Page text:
Baghdad Without a Map, by Tony Horwitz. What a lovely book this was! Simply a joy to read. I was wary at first because it's a good twenty years old (when he talks about the Persian Gulf War, he means the one between Iraq and Iran), but really, how much has changed in the Middle East when it comes to stuff like baksheesh and run-down infrastructure? The parts I loved best were the parts about places I've lived and traveled, but really, the whole book is fascinating. It reminded me of Robert D. Kaplan Lite - all the quirky travel experiences without the grand political commentary. This is the kind of book I'd like to write someday.

Three Cups of Deceit, by Jon Krakauer. This is probably the saddest book I've ever read. Even knowing that Jon Krakauer loves a good dispute he can really sink his teeth into - as long as he comes out in the right at the end of it; even knowing Krakauer himself has skimmed or doctored or ignored facts in his own writings; even knowing that a lot of this comes down to he said/she said: I can no longer believe anything Greg Mortenson says. Krakauer raises serious, pervasive doubts about the work Mortenson has done and the manner in which he has done it. This is a fine specimen of writing, a brutal, methodical takedown of a revered figure. I wish it didn't have a reason to exist.

Girls of Riyadh, by Rajaa Alsanea. (Uh, I swear I only read this because I'm editing a master's thesis about the translation of Girls of Riyadh into English.) This is one of those books that is only good because it's about somewhere far-flung and exotic and was translated from Arabic into English. If it took place in Topeka and had less of an excuse for simple, sometimes odd English, I would probably make fun of it quite a bit. Even set in Saudi Arabia, with all the foreign-ness to hold my attention, there were some stupid parts.

Still, I enjoyed it. However, it struck me as the kind of book where a bunch of people say, "I can't believe she wrote all these lies about this place! It isn't like that at ALL." Meanwhile, a whole other bunch of people are exclaiming, "She got it all right! What an insightful commentary on our society!" I am in no position to make a judgment on that, obviously. It did remind me of a real-life The Help, though, with Saudi Arabian ladies being scandalized at this breach of privacy disguised as harmless fiction. Don't be alarmed by the excerpt on the book jacket, as I was. This is a really tame book and I would recommend it to anyone.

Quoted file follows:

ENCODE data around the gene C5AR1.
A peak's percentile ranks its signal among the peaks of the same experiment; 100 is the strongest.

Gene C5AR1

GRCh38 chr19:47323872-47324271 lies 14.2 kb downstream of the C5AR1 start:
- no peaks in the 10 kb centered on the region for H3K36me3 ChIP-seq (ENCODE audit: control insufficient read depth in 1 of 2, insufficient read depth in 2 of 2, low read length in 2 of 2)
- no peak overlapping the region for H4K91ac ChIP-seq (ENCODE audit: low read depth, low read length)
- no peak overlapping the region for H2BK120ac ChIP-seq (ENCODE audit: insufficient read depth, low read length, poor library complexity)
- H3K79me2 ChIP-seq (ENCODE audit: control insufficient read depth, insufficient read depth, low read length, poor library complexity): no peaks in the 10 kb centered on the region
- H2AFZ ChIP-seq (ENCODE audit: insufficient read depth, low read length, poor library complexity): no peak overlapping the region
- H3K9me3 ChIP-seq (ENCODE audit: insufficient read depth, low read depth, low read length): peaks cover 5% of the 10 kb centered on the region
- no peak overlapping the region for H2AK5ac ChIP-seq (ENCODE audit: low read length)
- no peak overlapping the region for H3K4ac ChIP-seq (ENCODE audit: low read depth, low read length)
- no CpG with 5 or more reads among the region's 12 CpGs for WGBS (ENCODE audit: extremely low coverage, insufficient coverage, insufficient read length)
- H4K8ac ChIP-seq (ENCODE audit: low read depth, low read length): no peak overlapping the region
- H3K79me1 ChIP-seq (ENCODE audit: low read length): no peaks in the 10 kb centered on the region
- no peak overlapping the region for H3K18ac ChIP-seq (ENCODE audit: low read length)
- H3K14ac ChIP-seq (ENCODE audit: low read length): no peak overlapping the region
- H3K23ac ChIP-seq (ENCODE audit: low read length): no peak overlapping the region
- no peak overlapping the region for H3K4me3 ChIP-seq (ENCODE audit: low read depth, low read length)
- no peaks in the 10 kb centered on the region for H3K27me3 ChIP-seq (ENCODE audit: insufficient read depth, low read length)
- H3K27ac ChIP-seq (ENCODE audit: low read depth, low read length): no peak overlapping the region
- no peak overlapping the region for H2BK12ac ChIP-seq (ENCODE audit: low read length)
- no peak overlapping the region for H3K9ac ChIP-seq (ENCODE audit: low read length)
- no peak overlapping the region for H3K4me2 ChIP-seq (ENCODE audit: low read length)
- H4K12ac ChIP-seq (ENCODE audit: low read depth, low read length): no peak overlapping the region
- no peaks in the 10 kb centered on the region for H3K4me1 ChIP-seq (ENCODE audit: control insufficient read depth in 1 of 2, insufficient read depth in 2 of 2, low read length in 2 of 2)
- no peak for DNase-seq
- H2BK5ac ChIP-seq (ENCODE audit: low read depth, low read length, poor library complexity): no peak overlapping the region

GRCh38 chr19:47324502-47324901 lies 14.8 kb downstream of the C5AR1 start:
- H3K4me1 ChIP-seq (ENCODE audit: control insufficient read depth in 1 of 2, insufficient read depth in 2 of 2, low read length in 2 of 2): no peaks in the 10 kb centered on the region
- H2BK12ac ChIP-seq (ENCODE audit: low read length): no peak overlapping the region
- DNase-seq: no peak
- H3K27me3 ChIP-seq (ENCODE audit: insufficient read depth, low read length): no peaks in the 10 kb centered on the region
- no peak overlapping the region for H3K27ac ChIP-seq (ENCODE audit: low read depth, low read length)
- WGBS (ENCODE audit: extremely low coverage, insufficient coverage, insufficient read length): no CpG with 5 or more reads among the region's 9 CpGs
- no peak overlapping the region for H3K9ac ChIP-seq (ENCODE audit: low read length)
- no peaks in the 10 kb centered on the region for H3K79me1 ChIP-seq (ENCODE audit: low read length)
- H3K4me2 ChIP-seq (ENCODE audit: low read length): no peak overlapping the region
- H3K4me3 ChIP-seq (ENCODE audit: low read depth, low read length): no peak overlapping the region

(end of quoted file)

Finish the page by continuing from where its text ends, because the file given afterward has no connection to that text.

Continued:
City of Gold, by Jim Krane. I'm not sorry I didn't read this book before moving to the UAE, but I do wish I had read it sooner after our arrival. It answered so many questions I've had about Dubai over the last few months, and I loved all the great "insider" stories. I also appreciated the very even-handed treatment of Dubai - the author neither fetes Dubai undeservedly nor dismisses its oddly triumphant successes. It's tempting to characterize the UAE as a backwards qausi-nation of migrant tribesman who subsisted for a milennium in abject poverty before falling into oil wealth in the latter half of the 20th century. Although this may be a true assessment - and it's the perspective I saw when living in other Arab countries - it is not a fair one. Dubai really is an amazing place. I liked this passage, which describes what I love about this city:
"Dubai is simultaneously the planet's most cosmopolitan and tolerant city, a beacon of peace and prosperity where all of mankind is welcome - as long as you work."
The book is very slightly out of date, which is understandable considering the pace of change here. Specifically, Dubai Mall seems to be doing extremely well for itself these days, and the metro is up and running. Really, a fantastic book.

Son of Hamas, by Mossab Hassan Yousef. I agreed with Jeremy's review.

The Silver Chair, by C.S. Lewis. Miriam really liked this one!


April 29, outsourced